- You have the right to be treated with fairness, dignity and respect.
- Spouses and children of all victims.
- Parents and guardians of minor victims.
- Parents, guardians and siblings of mentally or physically incapacitated victims or victims of homicide.
- Foster parents or other caregivers, under certain circumstances.
- Conditions at the jail.
- Jail and pod layout and facility
- Guards and jail staff
- Food and commissary
- Jail gangs
- Inmate programs and activities
To find driving histories, you have to do a driving history search.
Have you ever had to search for criminal records of someone you know? Was it a difficult process? Did you search online or did you have to call the courthouse? Was the information correct? There are many reasons that people search for criminal backgrounds and records, and your story could help other people.
Click here to share your story
Everyone knows that the FBI has their list of the Top Ten Most Wanted Criminals. In Coos County, the Coos County Sheriff’s Department has a list of most wanted criminals, too.
FBI Top Ten Most Wanted List: Link
Coos County Top Ten Most Wanted List
Life In Jail / What Its Like
Everyone knows that serving a jail sentence in Coos County Department Of Corrections is quite unpleasant, eventually you will settle into the daily routine there. All inmates get a wake-up alarm at 6:00AM, and then roll call. Next, you will eat breakfast. Following breakfast you will have to work in the program that has been assigned to you. This could be working in the kitchen, laundry, or some sort of manufacturing job. While this may seem tedious, it may help you when you leave jail, as you are gaining experience in a certain field of work. Other inmates go to school, while some take part in mandated treatment programs. After lunch, there will be another roll call, then back to work. Your evening will be spent either in your cell or a common room. During this time dinner is served and you will be expected to take a shower. After another roll call, it’s lights out. Even though you will be confined to your cell, there may be enough light to read or write letters. Then again, most inmates welcome lights out, and try to get as much sleep as they can.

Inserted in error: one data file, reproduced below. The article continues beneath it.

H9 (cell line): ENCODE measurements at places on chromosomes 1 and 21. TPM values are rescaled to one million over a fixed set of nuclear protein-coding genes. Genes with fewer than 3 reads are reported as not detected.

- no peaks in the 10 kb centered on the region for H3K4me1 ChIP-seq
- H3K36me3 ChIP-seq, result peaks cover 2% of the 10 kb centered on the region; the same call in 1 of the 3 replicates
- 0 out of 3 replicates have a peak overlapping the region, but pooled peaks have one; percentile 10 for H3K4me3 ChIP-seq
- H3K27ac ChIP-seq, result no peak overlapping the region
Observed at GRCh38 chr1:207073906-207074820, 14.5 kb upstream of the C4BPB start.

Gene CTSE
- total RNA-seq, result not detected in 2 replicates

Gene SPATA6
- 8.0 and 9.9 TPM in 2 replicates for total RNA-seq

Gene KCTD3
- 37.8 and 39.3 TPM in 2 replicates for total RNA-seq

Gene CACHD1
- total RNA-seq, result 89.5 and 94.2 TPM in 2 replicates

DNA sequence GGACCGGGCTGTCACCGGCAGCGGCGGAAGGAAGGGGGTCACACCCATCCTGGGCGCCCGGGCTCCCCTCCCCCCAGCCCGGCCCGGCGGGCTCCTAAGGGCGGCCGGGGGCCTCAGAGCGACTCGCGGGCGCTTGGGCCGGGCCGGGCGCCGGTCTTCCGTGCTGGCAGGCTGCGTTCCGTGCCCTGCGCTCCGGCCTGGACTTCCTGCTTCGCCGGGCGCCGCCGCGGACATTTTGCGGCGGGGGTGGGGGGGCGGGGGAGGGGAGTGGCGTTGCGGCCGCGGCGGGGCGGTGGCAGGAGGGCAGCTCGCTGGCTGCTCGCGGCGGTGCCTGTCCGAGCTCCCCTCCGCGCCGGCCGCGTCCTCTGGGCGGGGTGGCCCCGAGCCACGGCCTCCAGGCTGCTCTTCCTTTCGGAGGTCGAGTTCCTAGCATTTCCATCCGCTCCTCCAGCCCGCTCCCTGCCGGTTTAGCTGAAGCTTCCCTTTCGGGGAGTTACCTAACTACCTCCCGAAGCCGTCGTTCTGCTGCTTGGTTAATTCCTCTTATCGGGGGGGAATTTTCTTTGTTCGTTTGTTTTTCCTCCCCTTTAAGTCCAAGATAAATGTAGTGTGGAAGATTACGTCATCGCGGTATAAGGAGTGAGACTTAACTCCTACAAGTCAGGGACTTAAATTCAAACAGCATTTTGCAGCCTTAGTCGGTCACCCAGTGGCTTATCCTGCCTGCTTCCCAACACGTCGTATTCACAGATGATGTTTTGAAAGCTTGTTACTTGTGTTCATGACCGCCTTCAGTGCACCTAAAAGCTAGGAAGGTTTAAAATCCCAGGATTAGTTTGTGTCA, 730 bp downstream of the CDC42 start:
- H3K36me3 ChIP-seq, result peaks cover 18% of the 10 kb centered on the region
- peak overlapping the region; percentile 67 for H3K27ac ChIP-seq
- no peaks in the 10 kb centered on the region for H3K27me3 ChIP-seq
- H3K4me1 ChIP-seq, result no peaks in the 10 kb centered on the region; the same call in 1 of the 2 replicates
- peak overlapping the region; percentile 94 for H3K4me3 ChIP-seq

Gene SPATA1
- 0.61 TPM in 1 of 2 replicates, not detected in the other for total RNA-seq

Most people are frightened at the idea of jail because they don’t know what to expect. If you have spent any time in Coos County Department Of Corrections, your experiences would be welcomed, if it can help another person to deal with it.